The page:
Talking specifically about the impacts of electric cars on the grid, people never get the scenario right. Mostly were not talking about empty batteries being plugged in to charge, so much as batteries connected whenever cars are parked – most of the time – and which can both draw power from the grid and supply power to it. The net effect of millions of electric cars would be to add huge amounts of grid-connected battery storage, which is very handy.

        Personally, I think it’s a dead end, because if solar keeps getting cheaper we’ll be able to make synthetic oil with the power – much easier to transport than electric current, particularly since we already have a distribution network. Back of the envelope calculation suggests that (conservatively) a carport sized area of solar panels would generate enough power – even in the UK – to synthesize enough petrol for average use.

    6. @gpfacts I posted about hydrogen just the other day, I agree it deserves to be investigated. It would need significant investment and development but where else but a race track would be better at that. And they could use ICE keeping the sound and excitement.

      1. Hydrogen ICE? @johnrkh
        I thought that was much less efficient than a Hydrogen/Oxygen Fuel Cell.

      2. @johnrkh Hydrogen engines provide power via electrolysis, so they’re effectively EVs with alternative different energy storage.

        1. @justrhysism Your talking about hydrogen fuel cell powering an electric motor I’m talking about a hydrogen powered ICE
          @coldfly At this time it is not as efficient as fossil based fuels but there is not a huge difference. They are not as clean running as an EV they do produce NOx at high temps. But like most things these issues can be overcome with technology.
          All this would take time and money but the ICE has been around now for well over 100 yrs and its a sound and cheap form of running machinery it just needs a cleaner more readily available fuel to run it.

          1. @johnrkh, there have already been examples of racing cars that used hydrogen as a fuel source, such as Aston Martin racing a car at the Nurburgring 24 Hours in 2013.

            The problem is, the Aston Martin project demonstrated quite how inefficient using hydrogen as a pure fuel source was. In order to store about 3.2kg of hydrogen at 350 bar required four large tanks that increased the weight of the car by around 100kg – it was a bulky and heavy system, and the car could only complete a single lap using hydrogen (the range was not formally confirmed, but Aston Martin did confirm it was less than two laps of the Nurburgring).

            As a pure fuel, gaseous hydrogen is a pretty terrible fuel source for cars – the energy density is low, meaning that the weight and volume of the storage vessels that are required render it impractical for most vehicles.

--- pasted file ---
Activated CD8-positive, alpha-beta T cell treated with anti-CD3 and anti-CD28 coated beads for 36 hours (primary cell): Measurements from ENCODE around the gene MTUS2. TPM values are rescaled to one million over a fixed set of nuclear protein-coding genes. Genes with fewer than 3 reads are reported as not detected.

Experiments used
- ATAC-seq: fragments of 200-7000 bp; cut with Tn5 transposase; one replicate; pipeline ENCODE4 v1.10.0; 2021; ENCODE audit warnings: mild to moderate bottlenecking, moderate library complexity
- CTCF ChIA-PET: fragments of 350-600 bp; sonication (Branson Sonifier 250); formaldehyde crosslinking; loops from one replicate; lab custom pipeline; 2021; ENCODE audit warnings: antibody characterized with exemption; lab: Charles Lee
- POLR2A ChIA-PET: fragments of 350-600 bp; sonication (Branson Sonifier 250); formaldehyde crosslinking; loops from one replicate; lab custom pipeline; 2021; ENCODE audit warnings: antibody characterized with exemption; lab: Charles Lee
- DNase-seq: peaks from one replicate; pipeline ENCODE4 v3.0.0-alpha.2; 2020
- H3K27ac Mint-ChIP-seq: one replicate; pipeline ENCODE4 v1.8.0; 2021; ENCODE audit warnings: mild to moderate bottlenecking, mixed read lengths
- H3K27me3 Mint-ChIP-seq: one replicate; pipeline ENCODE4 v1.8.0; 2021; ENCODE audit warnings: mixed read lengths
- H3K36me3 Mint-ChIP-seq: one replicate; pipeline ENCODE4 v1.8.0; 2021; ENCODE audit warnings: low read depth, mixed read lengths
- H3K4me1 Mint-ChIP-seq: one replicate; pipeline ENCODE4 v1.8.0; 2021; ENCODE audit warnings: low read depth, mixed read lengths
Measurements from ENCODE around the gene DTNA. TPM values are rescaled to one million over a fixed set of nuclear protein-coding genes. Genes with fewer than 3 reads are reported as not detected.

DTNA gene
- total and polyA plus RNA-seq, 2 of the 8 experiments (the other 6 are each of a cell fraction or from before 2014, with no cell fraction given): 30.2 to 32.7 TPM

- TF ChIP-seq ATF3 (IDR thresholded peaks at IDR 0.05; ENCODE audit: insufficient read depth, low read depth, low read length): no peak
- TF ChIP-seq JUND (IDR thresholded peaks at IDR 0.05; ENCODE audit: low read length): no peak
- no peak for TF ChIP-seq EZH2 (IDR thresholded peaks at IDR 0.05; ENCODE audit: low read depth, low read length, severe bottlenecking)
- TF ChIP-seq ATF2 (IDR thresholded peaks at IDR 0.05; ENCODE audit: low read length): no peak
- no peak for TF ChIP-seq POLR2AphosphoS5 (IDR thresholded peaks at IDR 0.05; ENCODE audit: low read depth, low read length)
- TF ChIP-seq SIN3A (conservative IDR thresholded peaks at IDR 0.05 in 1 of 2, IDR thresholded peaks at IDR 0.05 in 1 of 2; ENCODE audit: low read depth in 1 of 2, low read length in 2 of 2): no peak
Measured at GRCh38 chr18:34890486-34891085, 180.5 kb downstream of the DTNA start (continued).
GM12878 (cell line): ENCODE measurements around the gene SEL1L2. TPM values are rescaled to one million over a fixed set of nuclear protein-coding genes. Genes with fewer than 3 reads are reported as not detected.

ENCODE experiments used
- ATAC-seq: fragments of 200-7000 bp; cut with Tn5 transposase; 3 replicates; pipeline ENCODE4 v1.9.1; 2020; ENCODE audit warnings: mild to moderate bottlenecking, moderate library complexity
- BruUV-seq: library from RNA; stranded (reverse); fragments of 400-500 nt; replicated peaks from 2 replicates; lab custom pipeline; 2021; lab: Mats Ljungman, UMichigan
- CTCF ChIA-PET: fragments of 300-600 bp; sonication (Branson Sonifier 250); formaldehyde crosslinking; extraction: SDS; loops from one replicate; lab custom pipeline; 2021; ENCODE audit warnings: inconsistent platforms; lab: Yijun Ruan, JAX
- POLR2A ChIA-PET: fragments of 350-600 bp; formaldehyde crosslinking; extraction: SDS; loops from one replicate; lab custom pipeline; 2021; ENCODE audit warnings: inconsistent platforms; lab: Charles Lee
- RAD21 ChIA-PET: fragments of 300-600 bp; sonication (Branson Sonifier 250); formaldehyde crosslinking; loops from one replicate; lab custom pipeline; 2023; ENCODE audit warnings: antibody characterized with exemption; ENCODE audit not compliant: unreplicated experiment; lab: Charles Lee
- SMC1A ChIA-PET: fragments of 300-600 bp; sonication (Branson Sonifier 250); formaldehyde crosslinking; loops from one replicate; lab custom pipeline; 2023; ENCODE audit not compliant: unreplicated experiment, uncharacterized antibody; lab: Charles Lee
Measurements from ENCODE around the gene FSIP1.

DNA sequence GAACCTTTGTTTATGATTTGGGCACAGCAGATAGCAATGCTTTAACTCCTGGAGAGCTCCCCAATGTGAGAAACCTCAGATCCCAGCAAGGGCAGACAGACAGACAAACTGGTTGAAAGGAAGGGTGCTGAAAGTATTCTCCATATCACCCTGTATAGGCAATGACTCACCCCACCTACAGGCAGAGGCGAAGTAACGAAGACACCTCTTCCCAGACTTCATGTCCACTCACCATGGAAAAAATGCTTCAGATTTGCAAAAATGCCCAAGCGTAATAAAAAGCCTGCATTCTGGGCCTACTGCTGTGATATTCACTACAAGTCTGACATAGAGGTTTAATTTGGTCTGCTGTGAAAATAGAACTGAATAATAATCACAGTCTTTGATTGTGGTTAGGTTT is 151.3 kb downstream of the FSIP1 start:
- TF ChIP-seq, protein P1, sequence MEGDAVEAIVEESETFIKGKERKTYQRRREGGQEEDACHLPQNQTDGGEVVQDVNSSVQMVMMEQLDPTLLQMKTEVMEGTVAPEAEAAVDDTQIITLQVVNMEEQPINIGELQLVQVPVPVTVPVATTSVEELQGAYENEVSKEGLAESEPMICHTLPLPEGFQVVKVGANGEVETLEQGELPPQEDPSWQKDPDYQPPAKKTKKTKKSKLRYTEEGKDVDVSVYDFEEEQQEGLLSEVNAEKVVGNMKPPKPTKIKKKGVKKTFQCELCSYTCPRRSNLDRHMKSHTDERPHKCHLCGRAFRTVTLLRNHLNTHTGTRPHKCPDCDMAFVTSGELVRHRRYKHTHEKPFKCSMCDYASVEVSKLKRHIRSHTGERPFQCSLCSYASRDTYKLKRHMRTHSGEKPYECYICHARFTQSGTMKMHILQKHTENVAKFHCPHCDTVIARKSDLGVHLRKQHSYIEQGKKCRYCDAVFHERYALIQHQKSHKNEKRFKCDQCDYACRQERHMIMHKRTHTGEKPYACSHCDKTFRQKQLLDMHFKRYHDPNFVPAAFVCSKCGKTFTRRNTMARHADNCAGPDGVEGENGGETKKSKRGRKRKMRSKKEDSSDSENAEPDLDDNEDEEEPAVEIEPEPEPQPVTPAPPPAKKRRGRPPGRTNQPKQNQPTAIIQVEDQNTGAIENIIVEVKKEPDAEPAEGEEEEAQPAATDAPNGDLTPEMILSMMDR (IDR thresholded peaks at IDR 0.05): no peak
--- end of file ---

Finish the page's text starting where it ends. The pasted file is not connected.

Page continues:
1. anon I don’t disagree with what you say about the problems facing hydrogen fuel for ICE. The first petrol powered cars where very unreliable very slow and very inefficient. That’s why we have research and development and Motor Racing is a very big part of that. The hydrogen fuel cell is another alternative but as pointed out by @justrhysism they are EVs.
              Maybe I’m being over optimistic maybe EVs are the way to go when they sort out the inefficiencies of storage and recharge.

      3. If the CO2 fuel people are to be believed, CO2 fuel may be the way to go for F1 as the claim is it can be used in current engines without modification. However any change of fuel would likely be a stop gap as the auto industry is charging headlong into EV technology and from an engine technology standpoint, F1 looks to be on the outside looking in.
        With auto manufacturers likely to leave and the push for cost cutting, I fear the future of F1 is to become IndyCar Europe.

        1. @velocityboy I think the auto industry, namely each manufacturer, has to make a percentage of their business electric, or appear to be environmentally unfriendly and be left out, but from my observation the demand for fully electric vehicles does not warrant that makers ‘charge headlong’ into EV. Therefore I disagree that F1 is on the outside looking in. I think technology such as F1 uses is going to be around for quite a while. Sure manufacturers will continue to head a good portion of their business towards electrification, but that doesn’t mean fully electric vehicles, but means introducing some electric power to cars ie, the hybrid format, which of course is what F1 is.

        2. @velocityboy, CO2 fuel ?? an engine that runs on exhaust gas, brilliant, but what happens to all the CO3 ?